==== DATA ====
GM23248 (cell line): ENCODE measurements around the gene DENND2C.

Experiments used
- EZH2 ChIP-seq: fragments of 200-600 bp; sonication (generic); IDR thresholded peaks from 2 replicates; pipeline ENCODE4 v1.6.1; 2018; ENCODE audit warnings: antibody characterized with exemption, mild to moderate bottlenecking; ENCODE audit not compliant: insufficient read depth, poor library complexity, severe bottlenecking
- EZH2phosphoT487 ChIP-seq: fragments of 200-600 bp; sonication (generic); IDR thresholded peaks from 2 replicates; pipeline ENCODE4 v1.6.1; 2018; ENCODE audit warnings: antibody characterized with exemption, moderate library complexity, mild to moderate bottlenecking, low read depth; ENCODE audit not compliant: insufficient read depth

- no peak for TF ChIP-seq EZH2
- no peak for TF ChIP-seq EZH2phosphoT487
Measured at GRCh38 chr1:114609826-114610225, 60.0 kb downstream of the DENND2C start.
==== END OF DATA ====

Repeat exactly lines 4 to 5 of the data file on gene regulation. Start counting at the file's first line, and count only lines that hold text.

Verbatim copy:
- EZH2phosphoT487 ChIP-seq: fragments of 200-600 bp; sonication (generic); IDR thresholded peaks from 2 replicates; pipeline ENCODE4 v1.6.1; 2018; ENCODE audit warnings: antibody characterized with exemption, moderate library complexity, mild to moderate bottlenecking, low read depth; ENCODE audit not compliant: insufficient read depth

- no peak for TF ChIP-seq EZH2